When I first drafted this post, October was coming to an end. A year had passed since the diagnosis. Up to that point, I’ve been free from cardiorespiratory symptoms for 6 months, and off medication for 4. As you would expect, I was eager to celebrate this major milestone. I was finally on my road to recovery and making real progress health-wise. I had my health back and felt that the time was right for me to share some of the lessons that I’ve learnt for the past year with my readers.
I had my health back and felt that the time was right for me to share some of the lessons that I’ve learnt for the past year with my readers.
But, things don’t always go as planned. Less than a week later, the symptoms came back and recurrence was confirmed (I promise I’ll write more about it soon). Now, as I try to pick up where I left off, I know that this post is no longer celebratory like it was first drafted to be and perhaps a little too late. Luckily, despite the changed circumstances, the lessons I learnt along the way had remained the same. And I am forever thankful to be have been given another chance to write about it. I hope someone, somewhere will find this post a tiny bit useful.
So, here is one lesson for every category of readers. The lesson I picked for each is the lesson that I feel strongly about when I put myself in the shoes of those in the category. Also, I believe it is the lesson that will produce the greatest good once embodied. These lessons are based purely on my experiences and are only to be taken as it is – personal suggestions.
For patients: Every cloud has a silver lining
It is never easy to hear a life-altering diagnosis. Hearing it for the umpteenth time is not going to be any easier than the first. But you know what they say, what doesn’t kill you makes you stronger. A sure-fire way to rise from the ashes is to allow yourself to see the good even in the worst of things. Being grateful for sometimes bitter life lessons will help you accept the circumstances thrown your way and move on. You just have to be a willing student and learn, in your own time. Grieve if you must, but remember there is light at the end of the tunnel.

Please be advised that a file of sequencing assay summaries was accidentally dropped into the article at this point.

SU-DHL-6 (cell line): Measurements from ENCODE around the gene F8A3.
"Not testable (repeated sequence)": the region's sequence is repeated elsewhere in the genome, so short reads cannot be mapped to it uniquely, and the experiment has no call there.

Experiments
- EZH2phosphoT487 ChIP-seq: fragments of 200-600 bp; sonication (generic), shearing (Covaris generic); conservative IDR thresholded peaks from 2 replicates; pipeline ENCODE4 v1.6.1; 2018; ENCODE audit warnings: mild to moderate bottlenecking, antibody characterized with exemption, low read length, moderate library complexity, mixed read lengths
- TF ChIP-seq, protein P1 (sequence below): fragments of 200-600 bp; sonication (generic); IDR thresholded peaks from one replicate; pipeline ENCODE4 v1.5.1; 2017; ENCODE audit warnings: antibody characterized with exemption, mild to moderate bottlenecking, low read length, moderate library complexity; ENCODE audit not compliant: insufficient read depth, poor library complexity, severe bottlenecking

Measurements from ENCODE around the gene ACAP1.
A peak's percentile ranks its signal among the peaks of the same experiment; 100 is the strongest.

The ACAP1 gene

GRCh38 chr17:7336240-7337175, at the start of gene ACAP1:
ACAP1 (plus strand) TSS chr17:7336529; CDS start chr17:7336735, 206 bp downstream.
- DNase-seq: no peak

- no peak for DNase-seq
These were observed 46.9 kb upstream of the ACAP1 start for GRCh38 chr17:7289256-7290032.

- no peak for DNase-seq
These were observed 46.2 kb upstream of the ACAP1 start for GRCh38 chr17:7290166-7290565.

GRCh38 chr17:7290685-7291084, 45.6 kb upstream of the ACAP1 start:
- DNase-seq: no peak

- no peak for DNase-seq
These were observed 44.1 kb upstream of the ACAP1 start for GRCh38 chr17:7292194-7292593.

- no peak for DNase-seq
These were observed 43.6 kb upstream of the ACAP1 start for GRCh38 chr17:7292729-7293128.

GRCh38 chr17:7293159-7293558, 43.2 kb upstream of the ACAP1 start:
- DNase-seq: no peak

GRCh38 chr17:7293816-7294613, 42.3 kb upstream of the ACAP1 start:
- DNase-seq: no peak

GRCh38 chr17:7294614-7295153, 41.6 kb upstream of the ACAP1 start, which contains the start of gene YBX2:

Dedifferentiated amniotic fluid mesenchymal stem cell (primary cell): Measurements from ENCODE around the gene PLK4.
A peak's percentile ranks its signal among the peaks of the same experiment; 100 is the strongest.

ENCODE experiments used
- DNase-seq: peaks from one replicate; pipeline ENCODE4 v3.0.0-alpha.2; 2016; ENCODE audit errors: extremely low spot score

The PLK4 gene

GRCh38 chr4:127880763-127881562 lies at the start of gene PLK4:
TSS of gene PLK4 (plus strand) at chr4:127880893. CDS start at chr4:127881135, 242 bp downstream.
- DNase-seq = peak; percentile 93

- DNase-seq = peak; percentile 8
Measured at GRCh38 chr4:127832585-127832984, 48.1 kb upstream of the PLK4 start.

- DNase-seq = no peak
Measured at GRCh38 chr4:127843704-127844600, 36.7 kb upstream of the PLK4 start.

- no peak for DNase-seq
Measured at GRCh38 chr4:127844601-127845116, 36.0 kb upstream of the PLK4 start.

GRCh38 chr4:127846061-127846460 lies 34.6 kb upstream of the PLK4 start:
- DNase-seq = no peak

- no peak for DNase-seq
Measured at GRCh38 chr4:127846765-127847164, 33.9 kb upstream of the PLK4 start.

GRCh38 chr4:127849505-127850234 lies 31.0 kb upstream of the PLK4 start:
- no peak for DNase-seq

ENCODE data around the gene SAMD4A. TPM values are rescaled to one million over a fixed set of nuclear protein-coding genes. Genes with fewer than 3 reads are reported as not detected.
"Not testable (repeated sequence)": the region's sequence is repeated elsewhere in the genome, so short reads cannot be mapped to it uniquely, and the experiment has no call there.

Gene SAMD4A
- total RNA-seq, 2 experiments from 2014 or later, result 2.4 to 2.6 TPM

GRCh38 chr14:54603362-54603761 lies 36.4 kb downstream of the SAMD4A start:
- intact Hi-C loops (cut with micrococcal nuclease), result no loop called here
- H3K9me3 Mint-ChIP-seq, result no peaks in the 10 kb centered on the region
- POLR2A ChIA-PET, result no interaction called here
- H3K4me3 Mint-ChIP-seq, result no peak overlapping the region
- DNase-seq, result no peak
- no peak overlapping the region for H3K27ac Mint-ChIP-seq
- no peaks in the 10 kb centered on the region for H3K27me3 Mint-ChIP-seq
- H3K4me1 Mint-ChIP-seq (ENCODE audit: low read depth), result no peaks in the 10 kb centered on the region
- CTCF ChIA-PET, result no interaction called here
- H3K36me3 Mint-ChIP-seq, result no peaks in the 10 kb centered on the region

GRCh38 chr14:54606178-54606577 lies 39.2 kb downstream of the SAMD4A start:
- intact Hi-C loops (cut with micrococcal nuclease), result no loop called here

Only in the darkness can you see the stars.
Martin Luther King Jr.
For healthcare professionals: Find your mission, then pursue it
What separates great doctors from the rest isn’t just knowledge and skills, but rather their sense of purpose. After being a patient for many years, I came to learn that great doctors are always clear about their missions and are unapologetic in pursuing them. Deeper understanding and strong passion, which results from the doctors’ unambiguous aim, become extremely valuable to those they serve. So, find your mission and then pursue it relentlessly, and know that you are making an impact in your patients’ lives.
Your vision will become clear when you look into your heart. Who looks outside, dreams. Who looks inside, awakens.
For healthcare administrators: Be a patient
I recommend you (healthcare administrators) to ‘be a patient’, for at least once throughout your careers. Just pretend to be a patient for one day. Don’t get me wrong. I do not wish for sickness upon you or anybody, but I do believe that ‘being a patient’ will change your perspective and make you a rather valuable observer of the healthcare system. You would then be able to create significant change given your privileges. If you are ‘lucky’ and have experienced it firsthand like me, use it to your advantage. Embrace the patient experience and see your insights change.
The only source of knowledge is experience.
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